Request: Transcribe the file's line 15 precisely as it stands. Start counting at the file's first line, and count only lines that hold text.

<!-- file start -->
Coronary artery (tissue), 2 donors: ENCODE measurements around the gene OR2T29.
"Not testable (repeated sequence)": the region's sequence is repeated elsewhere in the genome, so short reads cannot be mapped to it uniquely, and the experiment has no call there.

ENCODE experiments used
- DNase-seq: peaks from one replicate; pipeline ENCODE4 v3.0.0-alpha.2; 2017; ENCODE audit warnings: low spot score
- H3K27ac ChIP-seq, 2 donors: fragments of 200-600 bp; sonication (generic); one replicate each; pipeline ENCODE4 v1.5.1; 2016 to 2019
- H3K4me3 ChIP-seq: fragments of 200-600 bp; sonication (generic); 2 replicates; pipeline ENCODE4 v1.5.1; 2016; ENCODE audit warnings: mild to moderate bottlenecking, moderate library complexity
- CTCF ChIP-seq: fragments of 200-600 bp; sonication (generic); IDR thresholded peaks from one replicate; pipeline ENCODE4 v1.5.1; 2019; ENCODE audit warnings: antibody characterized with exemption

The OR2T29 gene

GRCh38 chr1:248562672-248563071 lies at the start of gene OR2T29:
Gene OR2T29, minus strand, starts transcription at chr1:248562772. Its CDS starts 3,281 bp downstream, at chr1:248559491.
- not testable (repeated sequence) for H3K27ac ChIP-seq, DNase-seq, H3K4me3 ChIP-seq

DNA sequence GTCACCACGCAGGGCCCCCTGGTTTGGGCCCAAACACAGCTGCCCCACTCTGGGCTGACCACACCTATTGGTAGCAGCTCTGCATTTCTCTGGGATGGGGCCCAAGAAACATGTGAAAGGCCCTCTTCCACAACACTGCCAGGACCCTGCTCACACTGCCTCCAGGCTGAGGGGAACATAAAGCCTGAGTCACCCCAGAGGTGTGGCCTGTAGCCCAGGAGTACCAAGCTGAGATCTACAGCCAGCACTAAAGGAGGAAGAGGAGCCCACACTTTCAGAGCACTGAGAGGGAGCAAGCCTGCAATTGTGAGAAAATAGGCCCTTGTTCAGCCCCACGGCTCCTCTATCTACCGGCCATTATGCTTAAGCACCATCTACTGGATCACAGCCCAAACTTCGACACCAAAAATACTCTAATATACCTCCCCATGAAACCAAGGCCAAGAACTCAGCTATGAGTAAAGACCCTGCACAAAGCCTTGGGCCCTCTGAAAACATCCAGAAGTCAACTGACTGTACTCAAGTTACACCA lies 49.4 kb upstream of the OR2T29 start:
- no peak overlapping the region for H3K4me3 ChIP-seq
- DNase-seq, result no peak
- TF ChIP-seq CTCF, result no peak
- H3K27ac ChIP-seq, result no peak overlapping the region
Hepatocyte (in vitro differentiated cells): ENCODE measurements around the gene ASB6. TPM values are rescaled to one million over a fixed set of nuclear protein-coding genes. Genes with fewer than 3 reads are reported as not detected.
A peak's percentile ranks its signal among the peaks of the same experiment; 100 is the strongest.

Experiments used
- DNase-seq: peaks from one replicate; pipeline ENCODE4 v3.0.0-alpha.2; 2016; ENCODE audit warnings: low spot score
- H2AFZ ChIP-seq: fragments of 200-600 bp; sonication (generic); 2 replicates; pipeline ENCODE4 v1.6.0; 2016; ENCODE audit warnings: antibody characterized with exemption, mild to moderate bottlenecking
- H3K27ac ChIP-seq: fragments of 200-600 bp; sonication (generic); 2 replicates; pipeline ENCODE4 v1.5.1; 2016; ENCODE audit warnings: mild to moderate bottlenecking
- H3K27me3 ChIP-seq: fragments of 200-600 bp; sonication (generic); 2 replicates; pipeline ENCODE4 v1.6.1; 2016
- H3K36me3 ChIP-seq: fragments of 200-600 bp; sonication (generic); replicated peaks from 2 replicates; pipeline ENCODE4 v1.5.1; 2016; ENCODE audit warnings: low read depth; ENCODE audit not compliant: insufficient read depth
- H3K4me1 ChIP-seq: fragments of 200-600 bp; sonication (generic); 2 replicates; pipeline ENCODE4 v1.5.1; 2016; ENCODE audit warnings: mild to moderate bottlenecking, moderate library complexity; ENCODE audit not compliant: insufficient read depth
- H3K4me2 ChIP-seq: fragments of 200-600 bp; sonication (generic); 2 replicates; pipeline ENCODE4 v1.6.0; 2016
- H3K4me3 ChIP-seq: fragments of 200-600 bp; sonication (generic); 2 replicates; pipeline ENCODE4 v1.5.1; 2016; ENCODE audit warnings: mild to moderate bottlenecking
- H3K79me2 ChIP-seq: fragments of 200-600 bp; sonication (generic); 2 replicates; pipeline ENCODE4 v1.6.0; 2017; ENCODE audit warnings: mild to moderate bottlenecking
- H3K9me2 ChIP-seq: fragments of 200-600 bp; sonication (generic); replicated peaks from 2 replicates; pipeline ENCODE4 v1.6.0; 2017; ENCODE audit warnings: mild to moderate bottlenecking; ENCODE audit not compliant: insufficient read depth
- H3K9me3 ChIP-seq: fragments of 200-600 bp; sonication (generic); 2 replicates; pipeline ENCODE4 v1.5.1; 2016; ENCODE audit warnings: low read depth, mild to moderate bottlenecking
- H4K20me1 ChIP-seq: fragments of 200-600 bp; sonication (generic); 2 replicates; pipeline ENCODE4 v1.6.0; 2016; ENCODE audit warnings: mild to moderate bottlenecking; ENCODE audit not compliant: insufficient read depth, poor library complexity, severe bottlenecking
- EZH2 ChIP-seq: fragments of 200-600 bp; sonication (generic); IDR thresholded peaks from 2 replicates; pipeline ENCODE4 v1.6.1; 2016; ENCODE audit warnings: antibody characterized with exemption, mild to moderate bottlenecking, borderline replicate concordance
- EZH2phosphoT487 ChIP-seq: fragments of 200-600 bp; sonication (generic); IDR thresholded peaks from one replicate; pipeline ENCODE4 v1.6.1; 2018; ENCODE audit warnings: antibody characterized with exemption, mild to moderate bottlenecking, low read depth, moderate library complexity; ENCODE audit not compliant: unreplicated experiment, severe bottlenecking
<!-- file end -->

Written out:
- TF ChIP-seq CTCF, result no peak